In an earlier ruling of 19 August 2016, a WTO panel acknowledged that Russia's refusal to accept imports of certain EU products and to adapt EU-Russia health import certificates accordingly amounts to an EU-wide import ban. The Russian measure is not based on the relevant international standards and violates the rules of the WTO Agreement on the Application of Sanitary and Phytosanitary Measures (the SPS Agreement). The panel made the same criticism of individual Russian bans on imports from Poland, Lithuania, and Estonia.
The ruling of 23 February sends another strong signal to Russia and all WTO Members on their obligation to respect international standards and to adapt their measures to respect the principle of Regionalization (Art.6 of the WTO-SPS Agreement). The panel underlined that WTO Members can exercise their right to determine their appropriate levels of sanitary protection and to restrict imports on the basis of sanitary concerns as long as they are effectively responding to real sanitary risks. This does not, therefore, concern products coming from disease-free areas.
The EU has one of the world's most efficient animal health and food safety systems, including high detection levels and stringent risk management rules. The ruling of 23 February reconfirms that the measures taken by Russia against the EU have little to do with any real sanitary or health risks. EU products from disease-free areas are safe and there is thus no need for any country to maintain unjustified import restrictions.
Russia should withdraw its unjustified measures and allow EU companies to resume normal business with their Russian partners. For most of the products dealt with in this case, trade continues to be restricted by a politically motivated ban Russia imposed on EU agri-food products in August 2014. However, certain products such as pig fat, offal and live animals for breeding were covered by the sanitary ban addressed by the WTO and are outside the scope of the 2014 political ban.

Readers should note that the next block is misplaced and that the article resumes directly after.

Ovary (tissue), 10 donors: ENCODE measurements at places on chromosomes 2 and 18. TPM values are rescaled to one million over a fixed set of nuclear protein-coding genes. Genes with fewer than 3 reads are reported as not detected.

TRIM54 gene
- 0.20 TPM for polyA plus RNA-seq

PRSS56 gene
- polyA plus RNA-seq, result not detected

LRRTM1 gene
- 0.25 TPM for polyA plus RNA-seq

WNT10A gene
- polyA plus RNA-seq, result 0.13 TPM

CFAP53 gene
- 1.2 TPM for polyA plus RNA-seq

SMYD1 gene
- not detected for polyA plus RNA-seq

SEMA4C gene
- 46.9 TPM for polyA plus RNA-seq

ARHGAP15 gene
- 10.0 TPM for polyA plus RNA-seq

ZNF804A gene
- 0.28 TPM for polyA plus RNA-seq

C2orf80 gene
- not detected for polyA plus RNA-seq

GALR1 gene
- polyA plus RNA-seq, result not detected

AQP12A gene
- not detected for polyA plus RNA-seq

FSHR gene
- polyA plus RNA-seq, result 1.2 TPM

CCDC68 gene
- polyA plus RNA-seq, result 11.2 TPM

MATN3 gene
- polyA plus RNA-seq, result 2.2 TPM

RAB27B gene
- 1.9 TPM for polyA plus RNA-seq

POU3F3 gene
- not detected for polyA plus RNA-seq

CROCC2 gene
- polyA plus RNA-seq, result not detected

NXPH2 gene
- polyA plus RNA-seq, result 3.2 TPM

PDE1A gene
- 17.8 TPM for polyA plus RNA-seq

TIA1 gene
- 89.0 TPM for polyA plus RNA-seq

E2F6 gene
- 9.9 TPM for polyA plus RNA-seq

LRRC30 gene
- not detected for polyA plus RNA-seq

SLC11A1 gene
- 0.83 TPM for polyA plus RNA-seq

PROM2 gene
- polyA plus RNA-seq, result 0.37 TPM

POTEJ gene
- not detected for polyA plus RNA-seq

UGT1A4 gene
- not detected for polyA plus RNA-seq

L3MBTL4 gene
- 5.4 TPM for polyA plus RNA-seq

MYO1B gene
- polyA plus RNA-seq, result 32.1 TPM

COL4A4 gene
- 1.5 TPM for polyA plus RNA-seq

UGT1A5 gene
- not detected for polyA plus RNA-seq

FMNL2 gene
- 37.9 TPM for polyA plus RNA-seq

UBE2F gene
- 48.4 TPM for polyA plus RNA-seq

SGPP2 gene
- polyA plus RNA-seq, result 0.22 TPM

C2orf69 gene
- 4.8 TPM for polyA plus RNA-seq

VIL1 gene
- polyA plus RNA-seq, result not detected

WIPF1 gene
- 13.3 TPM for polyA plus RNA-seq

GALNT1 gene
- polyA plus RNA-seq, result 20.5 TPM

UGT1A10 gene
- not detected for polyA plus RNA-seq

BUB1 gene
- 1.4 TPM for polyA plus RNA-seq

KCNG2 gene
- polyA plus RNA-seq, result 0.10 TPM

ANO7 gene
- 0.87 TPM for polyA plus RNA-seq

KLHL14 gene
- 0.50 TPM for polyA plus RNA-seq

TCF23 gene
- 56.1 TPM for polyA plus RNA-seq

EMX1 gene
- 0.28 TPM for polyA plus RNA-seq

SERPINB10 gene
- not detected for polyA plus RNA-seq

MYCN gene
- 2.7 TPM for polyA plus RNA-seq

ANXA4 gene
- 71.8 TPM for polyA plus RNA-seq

The EU will continue to use WTO procedures to ensure that international trade rules are effectively respected. WTO dispute settlement remains the strongest option to tackle significant trade barriers and to thus increase legal certainty and predictability for our companies.
Protectionist policies by Russia affect a wide variety of other economic sectors. In the recent past, the WTO panel rulings sided with the EU contesting a number of trade barriers imposed by Russia: excess duties on paper and other products and antidumping duties on light commercial vehicles. The EU has also initiated a WTO procedure on Russia's recycling fees on cars; this procedure is still pending.
Trade facts and figures
Total trade between the EU and Russia fell by around 36 % in the period 2013-2015. Nevertheless, the EU remains by far Russia’s most important trading partner: in 2015, the EU exported to Russia goods worth €74 billion and imported products worth nearly €139 billion. While Russian exports to the EU consist mainly of energy and raw materials, EU exports to Russia are mostly vehicles, medicines, machinery and transport equipment, as well as agricultural products. The EU represents about 40% of total Russian exports (2015). Russia accounts for less than 6% of EU's global trade and less than 4% of EU exports.